The BBC revealed on Tuesday new evidence that confirms the Qatari regime’s support for terrorist groups. The new report builds on another extensive one by the Washington Post that was published in April.
The BBC detailed how Qatar paid $1.150 billion for terrorist groups, including the Iran-backed “Hezbollah” Brigades in Iraq, as ransom for the release of hostages that were being held in Iraq. It said that Doha used Qatar Airways to transport the funds that it handed in cash to the terrorists.
Moreover, it added that the Doha regime enjoys ties with commander of the Iranian Revolutionary Guards Quds Force Qassem Soleimani and had constantly coordinated with him to support the terrorist groups.
This included the forced displacement of four Syrian towns of their residents in what was known as the “four towns” deal.
According to the BBC, the Qatari ambassador to Iraq sent a voice message to the “Hezbollah” Brigades saying: “You should trust Qatar, you know what Qatar did, what His Highness the Emir’s father did… He did many things, this and that, and paid 50 million, and provided infrastructure for the south, and he was the first one who visited.”
The ordeal started on December 16, 2015, when the Qatari ruling family received word that 28 people from a hunting party in Iraq were kidnapped by armed groups. Some of the hostages were members of the ruling family. The list of captives was delivered to Sheikh Mohammed bin Abdulrahman al-Thani, who was about to become Qatar’s foreign minister. He realized that two of the hostages were his relatives.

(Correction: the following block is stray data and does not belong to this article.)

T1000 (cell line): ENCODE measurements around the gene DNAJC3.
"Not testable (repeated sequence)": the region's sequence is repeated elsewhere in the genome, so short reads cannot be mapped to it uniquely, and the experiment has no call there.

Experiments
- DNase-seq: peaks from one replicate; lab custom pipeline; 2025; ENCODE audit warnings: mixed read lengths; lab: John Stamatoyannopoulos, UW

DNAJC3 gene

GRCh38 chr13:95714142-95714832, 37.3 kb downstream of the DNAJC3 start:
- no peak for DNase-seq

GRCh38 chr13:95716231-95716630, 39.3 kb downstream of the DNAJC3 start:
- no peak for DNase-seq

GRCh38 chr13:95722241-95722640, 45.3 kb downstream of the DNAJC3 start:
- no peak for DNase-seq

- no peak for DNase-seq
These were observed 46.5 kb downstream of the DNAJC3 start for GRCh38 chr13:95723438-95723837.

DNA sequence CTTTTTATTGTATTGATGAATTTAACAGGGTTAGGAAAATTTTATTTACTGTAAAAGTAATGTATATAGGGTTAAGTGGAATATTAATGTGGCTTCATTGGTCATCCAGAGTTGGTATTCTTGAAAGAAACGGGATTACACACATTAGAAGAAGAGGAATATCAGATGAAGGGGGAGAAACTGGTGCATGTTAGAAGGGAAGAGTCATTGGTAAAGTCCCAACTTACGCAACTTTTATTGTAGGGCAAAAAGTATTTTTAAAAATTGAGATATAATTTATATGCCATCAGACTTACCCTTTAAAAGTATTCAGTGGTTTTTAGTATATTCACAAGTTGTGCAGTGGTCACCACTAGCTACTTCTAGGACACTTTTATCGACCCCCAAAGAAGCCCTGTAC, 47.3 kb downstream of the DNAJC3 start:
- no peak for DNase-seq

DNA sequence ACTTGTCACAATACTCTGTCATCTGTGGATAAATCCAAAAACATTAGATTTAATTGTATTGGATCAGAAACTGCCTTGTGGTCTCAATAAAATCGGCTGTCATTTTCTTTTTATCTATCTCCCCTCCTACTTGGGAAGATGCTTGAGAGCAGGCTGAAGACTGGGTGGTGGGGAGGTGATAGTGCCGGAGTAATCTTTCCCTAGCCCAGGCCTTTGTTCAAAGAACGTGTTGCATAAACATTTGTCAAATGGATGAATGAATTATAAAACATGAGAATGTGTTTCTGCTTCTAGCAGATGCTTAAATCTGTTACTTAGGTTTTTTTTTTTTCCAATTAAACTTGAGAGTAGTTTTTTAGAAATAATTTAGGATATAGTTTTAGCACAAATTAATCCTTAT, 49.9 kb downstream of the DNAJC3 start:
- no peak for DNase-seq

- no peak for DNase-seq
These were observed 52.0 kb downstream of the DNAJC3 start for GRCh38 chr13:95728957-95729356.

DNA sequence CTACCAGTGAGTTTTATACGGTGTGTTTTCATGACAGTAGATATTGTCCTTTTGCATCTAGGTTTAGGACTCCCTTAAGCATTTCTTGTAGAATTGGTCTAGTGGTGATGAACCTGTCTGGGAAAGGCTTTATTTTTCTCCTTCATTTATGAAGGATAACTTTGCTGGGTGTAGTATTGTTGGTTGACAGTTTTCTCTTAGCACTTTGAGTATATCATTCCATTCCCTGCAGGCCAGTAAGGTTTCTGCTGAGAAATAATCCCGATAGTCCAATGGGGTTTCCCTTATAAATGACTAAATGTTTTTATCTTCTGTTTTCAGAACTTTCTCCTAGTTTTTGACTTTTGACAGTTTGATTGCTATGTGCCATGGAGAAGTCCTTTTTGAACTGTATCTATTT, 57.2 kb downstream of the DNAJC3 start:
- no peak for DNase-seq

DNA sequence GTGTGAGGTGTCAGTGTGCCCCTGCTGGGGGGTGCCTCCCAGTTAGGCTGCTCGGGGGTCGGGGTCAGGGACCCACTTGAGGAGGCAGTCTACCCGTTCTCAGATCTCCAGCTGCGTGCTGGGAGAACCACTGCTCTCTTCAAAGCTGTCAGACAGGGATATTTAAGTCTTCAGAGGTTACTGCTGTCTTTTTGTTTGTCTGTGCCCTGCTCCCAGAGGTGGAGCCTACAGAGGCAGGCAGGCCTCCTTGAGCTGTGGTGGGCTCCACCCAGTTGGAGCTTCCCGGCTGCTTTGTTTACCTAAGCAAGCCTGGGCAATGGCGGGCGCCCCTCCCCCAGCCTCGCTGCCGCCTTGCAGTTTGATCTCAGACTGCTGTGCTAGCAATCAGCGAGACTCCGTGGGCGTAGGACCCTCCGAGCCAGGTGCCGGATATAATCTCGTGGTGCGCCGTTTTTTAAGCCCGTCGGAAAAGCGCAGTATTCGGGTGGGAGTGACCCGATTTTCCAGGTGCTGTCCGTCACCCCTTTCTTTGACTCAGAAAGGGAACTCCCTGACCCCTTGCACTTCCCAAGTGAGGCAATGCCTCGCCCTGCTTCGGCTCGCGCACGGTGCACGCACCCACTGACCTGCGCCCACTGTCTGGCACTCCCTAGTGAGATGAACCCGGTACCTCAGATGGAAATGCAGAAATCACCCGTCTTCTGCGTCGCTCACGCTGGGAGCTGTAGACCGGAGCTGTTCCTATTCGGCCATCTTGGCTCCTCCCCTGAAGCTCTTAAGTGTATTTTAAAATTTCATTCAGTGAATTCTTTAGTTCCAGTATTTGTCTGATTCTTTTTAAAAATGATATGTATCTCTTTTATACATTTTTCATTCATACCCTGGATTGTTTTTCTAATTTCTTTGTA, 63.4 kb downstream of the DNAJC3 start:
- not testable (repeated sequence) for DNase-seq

Sheikh Mohammed and then Qatari Ambassador to Iraq Zayed al-Khayareen spent the next 16 months trying to resolve the hostage crisis.
The BBC reported that the Qataris paid over a billion dollars to release the captives. The funds went to terrorist groups and members, such as Lebanon’s “Hezbollah,” the Iraqi “Hezbollah” and Soleimani himself, who is under US and European Union sanctions.
Qatar has denied paying such a ransom to terrorists, saying that the funds remain inside a vault at Iraq’s central bank.
The BBC added that Qatari officials were aware that the kidnappers belonged to the Iraqi “Hezbollah” and that Khayareen had sent a text message to Sheikh Mohammed, saying: “I told them, ‘Give us back 14 of our people… and we will give you half of the amount.'” The “amount” was not clear at that stage.
Five days later, the group offered to release three hostages. “They want a gesture of goodwill from us as well,” the ambassador wrote. “This is a good sign… that they are in a hurry and want to end everything soon,” reported the BBC.
Two days later the ambassador was in the Green Zone in Baghdad, a walled off and heavily guarded part of the city where the Iraqi government and foreign embassies are located.
The kidnappers turned up, not with hostages but with a USB memory stick containing a video of a solitary captive. Doha had kept this development under wraps.
In April, the ransom rose to $1 billion. Soleimani entered the picture, demanding Doha intervene to end a Syrian regime siege against two Syrian towns in exchange for opposition factions to end a siege against two others.
The BBC concluded that $1.150 were indeed paid, which culminated in the implementation of the “four towns” deal and release of the Qatari hostages on April 21, 2017.
Source » aawsat